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Variability in the sexual structure in a rural Indian setting: implications for HIV prevention strategies
  1. James F Blanchard1,
  2. Shiva Halli1,
  3. B M Ramesh1,
  4. Parinita Bhattacharjee2,
  5. Reynold G Washington1,
  6. John O’Neil1,
  7. Stephen Moses3
  1. 1Department of Community Health Sciences, University of Manitoba, Winnipeg, Manitoba, Canada
  2. 2Karnataka Health Promotion Trust, Bangalore, Karnataka, India
  3. 3Department of Medical Microbiology, University of Manitoba, Winnipeg, Manitoba, Canada
  1. Correspondence to:
 James Blanchard
 Department of Community Health Sciences, University of Manitoba, 750 Bannatyne Avenue, Winnipeg, Manitoba R3E 0W3, USA; james_blanchard{at}


Objectives: To describe the sexual structure, including numbers and distribution of female sex workers (FSWs) and male sexual behaviours in the Bagalkot district of the state of Karnataka in south India.

Methods: Village health workers and peer educators enumerated FSWs in each village by interviewing key informants and FSWs. Urban FSW populations were estimated using systematic interviews with key informants to identify sex work sites and then validating FSW populations at each sex work site. Male sexual behaviours were measured through confidential polling booth surveys in randomly selected villages. HIV prevalence was estimated through a community-based survey using randomised cluster sampling. Lorenz curves and Gini coefficients were used to describe the degree of clustering of FSW populations.

Results: Of an estimated 7280 FSWs in Bagalkot district (17.1/1000 adult males), 87% live and work in rural areas. The relative size of the FSW population varies from 9.6 to 30.5/1000 adult males in the six subdistrict administrative areas (talukas). The FSW population was highest in the three talukas with more irrigated land and fewer and larger villages. FSW populations are highly clustered; 93 (15%) of the villages accounted for 54% of all rural FSWs. There is a high degree of FSW clustering in all talukas, and talukas with fewer and larger villages have larger clusters and more FSWs overall. General population HIV prevalence is highest in the taluka with the highest relative FSW population.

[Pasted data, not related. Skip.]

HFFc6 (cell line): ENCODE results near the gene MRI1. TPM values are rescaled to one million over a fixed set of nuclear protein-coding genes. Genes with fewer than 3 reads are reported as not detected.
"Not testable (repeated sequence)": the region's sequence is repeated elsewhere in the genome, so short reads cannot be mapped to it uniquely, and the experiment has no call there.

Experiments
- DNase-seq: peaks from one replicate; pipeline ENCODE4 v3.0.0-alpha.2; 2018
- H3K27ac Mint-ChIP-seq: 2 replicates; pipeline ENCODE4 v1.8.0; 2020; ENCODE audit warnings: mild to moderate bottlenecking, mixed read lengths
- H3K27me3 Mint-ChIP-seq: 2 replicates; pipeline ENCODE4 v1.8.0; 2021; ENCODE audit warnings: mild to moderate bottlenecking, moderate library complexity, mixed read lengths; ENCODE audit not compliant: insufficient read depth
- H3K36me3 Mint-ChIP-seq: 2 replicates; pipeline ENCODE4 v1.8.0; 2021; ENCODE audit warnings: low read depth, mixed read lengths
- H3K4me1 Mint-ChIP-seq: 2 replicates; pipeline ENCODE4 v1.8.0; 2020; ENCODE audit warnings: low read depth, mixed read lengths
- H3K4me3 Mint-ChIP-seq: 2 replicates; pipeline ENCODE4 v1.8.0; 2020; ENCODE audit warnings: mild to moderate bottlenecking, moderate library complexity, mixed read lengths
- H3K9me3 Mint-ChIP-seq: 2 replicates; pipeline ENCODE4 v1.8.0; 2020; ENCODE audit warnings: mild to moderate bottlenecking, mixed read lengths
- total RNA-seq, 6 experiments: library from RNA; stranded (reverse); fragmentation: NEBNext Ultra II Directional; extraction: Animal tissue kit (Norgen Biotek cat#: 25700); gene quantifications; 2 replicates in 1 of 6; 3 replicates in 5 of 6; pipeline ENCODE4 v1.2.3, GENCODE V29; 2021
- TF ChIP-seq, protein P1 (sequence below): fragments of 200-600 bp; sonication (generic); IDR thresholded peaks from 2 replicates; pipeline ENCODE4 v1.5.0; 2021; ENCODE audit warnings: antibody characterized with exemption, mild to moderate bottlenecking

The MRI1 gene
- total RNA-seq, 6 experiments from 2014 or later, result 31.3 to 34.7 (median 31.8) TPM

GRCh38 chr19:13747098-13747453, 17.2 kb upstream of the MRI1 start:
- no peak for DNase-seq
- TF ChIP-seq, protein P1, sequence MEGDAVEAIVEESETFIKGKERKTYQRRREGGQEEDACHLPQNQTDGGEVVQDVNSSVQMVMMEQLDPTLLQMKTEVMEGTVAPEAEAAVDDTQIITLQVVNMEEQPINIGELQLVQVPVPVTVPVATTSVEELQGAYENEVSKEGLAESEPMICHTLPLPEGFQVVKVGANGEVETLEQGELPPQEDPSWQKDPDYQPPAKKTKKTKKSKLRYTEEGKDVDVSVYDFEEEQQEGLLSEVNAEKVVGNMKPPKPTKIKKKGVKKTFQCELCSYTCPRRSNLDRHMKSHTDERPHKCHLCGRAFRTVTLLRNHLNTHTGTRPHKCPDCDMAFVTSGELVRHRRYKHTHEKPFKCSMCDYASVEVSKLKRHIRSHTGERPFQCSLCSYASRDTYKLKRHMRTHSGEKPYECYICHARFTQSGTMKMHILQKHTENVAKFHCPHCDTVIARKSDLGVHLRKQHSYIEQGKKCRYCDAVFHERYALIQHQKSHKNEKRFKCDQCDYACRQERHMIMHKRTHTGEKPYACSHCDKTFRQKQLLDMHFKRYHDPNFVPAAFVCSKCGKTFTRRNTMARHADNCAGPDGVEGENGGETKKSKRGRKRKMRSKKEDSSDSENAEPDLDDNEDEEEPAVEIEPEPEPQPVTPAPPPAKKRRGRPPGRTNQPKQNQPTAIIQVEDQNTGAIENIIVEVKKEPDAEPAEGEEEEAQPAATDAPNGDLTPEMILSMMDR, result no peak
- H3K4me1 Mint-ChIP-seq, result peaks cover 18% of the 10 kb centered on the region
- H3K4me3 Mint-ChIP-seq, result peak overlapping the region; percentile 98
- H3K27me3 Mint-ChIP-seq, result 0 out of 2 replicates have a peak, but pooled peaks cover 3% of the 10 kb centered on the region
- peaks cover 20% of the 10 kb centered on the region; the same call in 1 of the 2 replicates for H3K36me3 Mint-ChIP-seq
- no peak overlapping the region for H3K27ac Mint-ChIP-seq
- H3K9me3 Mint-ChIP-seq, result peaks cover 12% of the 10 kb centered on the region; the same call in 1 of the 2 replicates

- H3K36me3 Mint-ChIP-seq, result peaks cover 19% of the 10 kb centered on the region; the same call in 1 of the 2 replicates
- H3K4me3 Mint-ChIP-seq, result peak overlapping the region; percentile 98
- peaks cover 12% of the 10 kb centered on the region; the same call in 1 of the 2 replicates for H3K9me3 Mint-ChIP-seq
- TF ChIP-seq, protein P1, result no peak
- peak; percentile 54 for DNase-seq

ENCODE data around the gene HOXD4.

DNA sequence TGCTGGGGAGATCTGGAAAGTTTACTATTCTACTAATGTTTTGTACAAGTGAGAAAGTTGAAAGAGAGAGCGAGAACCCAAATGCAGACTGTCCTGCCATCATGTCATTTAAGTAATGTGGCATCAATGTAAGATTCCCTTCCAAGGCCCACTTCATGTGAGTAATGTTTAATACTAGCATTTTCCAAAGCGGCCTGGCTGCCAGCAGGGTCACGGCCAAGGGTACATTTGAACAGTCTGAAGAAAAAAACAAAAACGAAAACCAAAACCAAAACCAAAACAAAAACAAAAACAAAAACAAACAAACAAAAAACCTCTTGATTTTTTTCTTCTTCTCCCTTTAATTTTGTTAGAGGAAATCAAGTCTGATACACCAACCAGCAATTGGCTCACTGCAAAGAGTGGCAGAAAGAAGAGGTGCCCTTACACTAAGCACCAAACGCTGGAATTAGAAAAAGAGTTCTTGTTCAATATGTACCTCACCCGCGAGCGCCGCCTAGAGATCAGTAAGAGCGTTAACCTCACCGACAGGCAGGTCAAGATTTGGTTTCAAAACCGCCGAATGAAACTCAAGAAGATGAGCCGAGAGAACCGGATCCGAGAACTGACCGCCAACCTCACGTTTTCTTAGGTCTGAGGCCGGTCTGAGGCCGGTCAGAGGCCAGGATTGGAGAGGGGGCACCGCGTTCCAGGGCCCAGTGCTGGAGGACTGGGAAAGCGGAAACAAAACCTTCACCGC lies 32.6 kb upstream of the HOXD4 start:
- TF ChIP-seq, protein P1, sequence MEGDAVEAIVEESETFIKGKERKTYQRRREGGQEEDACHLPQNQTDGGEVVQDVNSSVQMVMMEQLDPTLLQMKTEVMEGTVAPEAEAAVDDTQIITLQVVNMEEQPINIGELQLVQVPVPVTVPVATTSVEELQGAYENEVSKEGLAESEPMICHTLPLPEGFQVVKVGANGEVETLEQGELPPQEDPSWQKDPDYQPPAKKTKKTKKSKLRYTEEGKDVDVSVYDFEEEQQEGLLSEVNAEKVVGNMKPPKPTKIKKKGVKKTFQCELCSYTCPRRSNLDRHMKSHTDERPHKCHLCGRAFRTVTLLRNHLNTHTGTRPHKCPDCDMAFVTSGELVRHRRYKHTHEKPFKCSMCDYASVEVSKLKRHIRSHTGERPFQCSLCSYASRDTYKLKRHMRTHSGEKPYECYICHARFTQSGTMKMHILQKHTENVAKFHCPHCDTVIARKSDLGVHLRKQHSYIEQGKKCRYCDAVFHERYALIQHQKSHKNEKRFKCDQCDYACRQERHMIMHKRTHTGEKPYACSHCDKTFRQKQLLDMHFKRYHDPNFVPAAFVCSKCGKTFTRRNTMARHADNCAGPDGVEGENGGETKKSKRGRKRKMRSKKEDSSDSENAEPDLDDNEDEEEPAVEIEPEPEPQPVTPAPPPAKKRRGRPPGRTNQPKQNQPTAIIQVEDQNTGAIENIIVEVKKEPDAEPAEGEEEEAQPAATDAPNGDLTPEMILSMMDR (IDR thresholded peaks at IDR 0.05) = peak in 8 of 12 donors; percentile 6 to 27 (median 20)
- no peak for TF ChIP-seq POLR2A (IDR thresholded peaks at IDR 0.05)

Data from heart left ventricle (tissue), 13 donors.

Conclusions: Prevention programmes in India should be scaled up to reach FSWs in rural areas. These programmes should be focused on those districts and subdistrict areas with large concentrations of FSWs. More research is required to determine the distribution of FSWs in rural areas in other regions of India.

  • HIV epidemiology
  • India
  • female sex worker
  • sexual behaviour

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  • Funding for the project in Bagalkot was provided by the Canadian International Development Agency and the Bill and Melinda Gates Foundation. JFB is supported by the “Canada Research Chair in Epidemiology and Global Public Health”.

  • Competing interests: None declared.